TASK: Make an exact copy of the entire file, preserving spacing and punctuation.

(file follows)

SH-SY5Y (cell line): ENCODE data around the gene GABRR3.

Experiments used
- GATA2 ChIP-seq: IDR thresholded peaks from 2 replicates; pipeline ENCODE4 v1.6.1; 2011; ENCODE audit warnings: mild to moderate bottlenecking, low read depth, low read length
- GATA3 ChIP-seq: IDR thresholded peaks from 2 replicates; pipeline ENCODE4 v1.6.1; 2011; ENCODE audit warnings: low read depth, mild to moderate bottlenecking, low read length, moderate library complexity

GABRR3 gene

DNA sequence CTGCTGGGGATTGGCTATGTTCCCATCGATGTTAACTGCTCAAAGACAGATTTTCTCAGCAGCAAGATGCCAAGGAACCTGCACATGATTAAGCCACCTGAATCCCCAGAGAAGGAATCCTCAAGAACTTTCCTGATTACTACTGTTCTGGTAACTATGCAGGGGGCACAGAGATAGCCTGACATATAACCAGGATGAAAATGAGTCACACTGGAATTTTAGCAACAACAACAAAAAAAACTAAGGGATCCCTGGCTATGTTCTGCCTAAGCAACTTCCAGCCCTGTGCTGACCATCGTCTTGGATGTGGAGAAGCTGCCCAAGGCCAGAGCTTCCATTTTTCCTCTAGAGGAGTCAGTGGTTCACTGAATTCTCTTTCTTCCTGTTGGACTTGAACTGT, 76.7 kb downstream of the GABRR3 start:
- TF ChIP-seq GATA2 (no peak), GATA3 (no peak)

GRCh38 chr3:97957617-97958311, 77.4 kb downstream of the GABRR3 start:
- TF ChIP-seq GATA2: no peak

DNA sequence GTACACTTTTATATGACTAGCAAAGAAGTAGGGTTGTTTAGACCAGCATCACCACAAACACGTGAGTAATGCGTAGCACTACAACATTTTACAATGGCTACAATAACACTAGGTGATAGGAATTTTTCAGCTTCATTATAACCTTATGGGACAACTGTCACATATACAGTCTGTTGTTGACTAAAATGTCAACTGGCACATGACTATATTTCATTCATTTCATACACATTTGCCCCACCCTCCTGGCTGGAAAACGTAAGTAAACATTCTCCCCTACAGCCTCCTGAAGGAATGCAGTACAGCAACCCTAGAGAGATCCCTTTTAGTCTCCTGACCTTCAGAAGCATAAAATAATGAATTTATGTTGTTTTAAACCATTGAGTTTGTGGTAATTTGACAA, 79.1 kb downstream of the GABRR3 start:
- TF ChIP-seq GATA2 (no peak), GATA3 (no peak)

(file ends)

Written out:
SH-SY5Y (cell line): ENCODE data around the gene GABRR3.

Experiments used
- GATA2 ChIP-seq: IDR thresholded peaks from 2 replicates; pipeline ENCODE4 v1.6.1; 2011; ENCODE audit warnings: mild to moderate bottlenecking, low read depth, low read length
- GATA3 ChIP-seq: IDR thresholded peaks from 2 replicates; pipeline ENCODE4 v1.6.1; 2011; ENCODE audit warnings: low read depth, mild to moderate bottlenecking, low read length, moderate library complexity

GABRR3 gene

DNA sequence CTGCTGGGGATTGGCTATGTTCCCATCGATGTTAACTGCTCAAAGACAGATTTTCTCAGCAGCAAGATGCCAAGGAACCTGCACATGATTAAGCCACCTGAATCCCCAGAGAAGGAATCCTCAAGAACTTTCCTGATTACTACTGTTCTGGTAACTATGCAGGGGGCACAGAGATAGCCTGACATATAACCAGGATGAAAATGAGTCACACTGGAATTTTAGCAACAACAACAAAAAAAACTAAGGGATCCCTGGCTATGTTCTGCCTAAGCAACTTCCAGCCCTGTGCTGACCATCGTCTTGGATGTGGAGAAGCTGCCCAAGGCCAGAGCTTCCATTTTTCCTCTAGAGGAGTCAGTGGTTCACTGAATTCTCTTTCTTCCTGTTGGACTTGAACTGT, 76.7 kb downstream of the GABRR3 start:
- TF ChIP-seq GATA2 (no peak), GATA3 (no peak)

GRCh38 chr3:97957617-97958311, 77.4 kb downstream of the GABRR3 start:
- TF ChIP-seq GATA2: no peak

DNA sequence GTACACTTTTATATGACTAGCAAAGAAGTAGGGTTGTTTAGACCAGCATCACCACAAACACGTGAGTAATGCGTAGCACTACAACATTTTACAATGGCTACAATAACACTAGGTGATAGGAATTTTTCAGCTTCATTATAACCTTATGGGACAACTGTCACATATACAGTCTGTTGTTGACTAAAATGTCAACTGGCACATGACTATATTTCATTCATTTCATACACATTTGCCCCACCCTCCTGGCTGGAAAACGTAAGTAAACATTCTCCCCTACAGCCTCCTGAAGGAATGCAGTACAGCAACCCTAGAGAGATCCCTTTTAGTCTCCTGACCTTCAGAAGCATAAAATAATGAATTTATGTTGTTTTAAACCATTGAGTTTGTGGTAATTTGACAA, 79.1 kb downstream of the GABRR3 start:
- TF ChIP-seq GATA2 (no peak), GATA3 (no peak)